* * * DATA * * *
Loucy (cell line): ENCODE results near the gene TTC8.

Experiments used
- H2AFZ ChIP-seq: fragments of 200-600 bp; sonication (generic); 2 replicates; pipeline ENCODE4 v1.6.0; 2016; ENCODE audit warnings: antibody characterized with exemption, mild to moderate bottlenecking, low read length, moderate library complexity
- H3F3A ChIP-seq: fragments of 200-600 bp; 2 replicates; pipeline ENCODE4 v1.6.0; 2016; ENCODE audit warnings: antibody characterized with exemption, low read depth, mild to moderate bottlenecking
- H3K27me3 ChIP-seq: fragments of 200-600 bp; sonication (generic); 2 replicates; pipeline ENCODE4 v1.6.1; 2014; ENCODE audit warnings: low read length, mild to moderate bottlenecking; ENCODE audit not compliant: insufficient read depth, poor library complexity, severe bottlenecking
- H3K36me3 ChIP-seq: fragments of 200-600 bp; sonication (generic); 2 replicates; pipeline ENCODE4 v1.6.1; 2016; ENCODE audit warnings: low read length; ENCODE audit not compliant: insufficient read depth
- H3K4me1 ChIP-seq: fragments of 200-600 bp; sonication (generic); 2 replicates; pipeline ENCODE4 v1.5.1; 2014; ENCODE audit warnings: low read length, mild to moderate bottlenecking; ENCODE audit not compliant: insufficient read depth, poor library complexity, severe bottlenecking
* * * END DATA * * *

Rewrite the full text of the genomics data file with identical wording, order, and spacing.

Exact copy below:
Loucy (cell line): ENCODE results near the gene TTC8.

Experiments used
- H2AFZ ChIP-seq: fragments of 200-600 bp; sonication (generic); 2 replicates; pipeline ENCODE4 v1.6.0; 2016; ENCODE audit warnings: antibody characterized with exemption, mild to moderate bottlenecking, low read length, moderate library complexity
- H3F3A ChIP-seq: fragments of 200-600 bp; 2 replicates; pipeline ENCODE4 v1.6.0; 2016; ENCODE audit warnings: antibody characterized with exemption, low read depth, mild to moderate bottlenecking
- H3K27me3 ChIP-seq: fragments of 200-600 bp; sonication (generic); 2 replicates; pipeline ENCODE4 v1.6.1; 2014; ENCODE audit warnings: low read length, mild to moderate bottlenecking; ENCODE audit not compliant: insufficient read depth, poor library complexity, severe bottlenecking
- H3K36me3 ChIP-seq: fragments of 200-600 bp; sonication (generic); 2 replicates; pipeline ENCODE4 v1.6.1; 2016; ENCODE audit warnings: low read length; ENCODE audit not compliant: insufficient read depth
- H3K4me1 ChIP-seq: fragments of 200-600 bp; sonication (generic); 2 replicates; pipeline ENCODE4 v1.5.1; 2014; ENCODE audit warnings: low read length, mild to moderate bottlenecking; ENCODE audit not compliant: insufficient read depth, poor library complexity, severe bottlenecking